You must petition for relief from disability.
Since who you petition to depends on the date of conviction, I'm
quoting the entire section from the US Sentencing Commission
Guidelines here. While they refer to employment, the process also
covers federal licensing - as in professional licensing - as well as
other collateral consequences.
Now, if you are refering to licensing of firearms, I'm afraid you're
out of luck...more about that at the bottom.
[ Note: If the date of conviction were after November 1, 1987, the
petition for relief from disability would be made to a United States
District Court - to the sentencing judge if a federal conviction; if a
state conviction, to the US District court covering that state.
Here is a page with links to the various US District Courts so that
you can get their contact information as well as filing fee schedules.
< http://www.uscourts.gov/districtcourts.html > ]
"§5J1.1. Relief from Disability Pertaining to Convicted Persons
Prohibited from Holding Certain Positions (Policy Statement)
A collateral consequence of conviction of certain crimes described in
29 U.S.C. §§ 504 and 1111 is the prohibition of convicted persons from
service and employment with labor unions, employer associations,
employee pension and welfare benefit plans, and as labor relations
consultants in the private sector. A convicted persons prohibited
service or employment in such capacities without having been granted
one of the following three statutory procedures of administrative or
judicial relief is subject to criminal prosecution. First, a
disqualified person whose citizenship rights have been fully restored
to him or her in the jurisdiction of conviction, following the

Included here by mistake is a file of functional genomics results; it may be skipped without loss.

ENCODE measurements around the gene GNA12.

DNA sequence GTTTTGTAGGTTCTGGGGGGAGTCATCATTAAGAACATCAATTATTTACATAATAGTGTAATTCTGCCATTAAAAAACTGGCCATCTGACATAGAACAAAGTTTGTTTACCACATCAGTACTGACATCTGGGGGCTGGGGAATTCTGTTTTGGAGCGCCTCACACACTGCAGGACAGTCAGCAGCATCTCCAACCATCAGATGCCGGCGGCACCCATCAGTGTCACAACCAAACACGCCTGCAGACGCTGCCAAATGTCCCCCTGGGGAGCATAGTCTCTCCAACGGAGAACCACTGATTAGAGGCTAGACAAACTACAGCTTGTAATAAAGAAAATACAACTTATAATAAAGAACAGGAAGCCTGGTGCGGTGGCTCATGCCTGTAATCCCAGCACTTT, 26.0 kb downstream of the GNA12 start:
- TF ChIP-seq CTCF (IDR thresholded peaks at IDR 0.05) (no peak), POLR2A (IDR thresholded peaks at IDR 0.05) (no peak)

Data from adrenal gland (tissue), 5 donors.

revocation of such rights as a result of the disqualifying conviction,
is relieved of the disability. Second, a disqualified person convicted
after October 12, 1984, may petition the sentencing court to reduce
the statutory length of disability (thirteen years after date of
sentencing or release from imprisonment, whichever is later) to a
lesser period (not less than three years after date of conviction or
release from imprisonment, whichever is later). Third, a disqualified
person may petition either the United States Parole Commission or a
United States District Court judge to exempt his or her service or
employment in a particular prohibited capacity pursuant to the
procedures set forth in 29 U.S.C. §§ 504(a)(B) and 1111(a)(B). In the
case of a person convicted of a disqualifying crime committed before
November 1, 1987, the United States Parole Commission will continue to
process such exemption applications.
In the case of a person convicted of a disqualifying crime committed
on or after November 1, 1987, however, a petition for exemption from
disability must be directed to a United States District Court. If the
petitioner was convicted of a disqualifying federal offense, the
petition is directed to the sentencing judge. If the petitioner was
convicted of a disqualifying state or local offense, the petition is
directed to the United States District Court for the district in which
the offense was committed. In such cases, relief shall not be given to
aid rehabilitation, but may be granted only following a clear
demonstration by the convicted person that he or she has been
rehabilitated since commission of the disqualifying crime and can
therefore be trusted not to endanger the organization in the position
for which he or she seeks relief from disability.
Historical Note: Effective November 1, 1987. Amended effective June
15, 1988 (see Appendix C, amendment 56)."
< http://www.ussc.gov/2002guid/CHAP5.htm >
If I were petitioning, I would pay an attorney to help me because I
would want to make sure I did it right and have no confidence that I
would do it correctly all by myself :-) However, using an attorney is
not required. While I can find no examples of petitions online, you
can go to a local law library and find examples from case law to
Go here to find a law library in your area: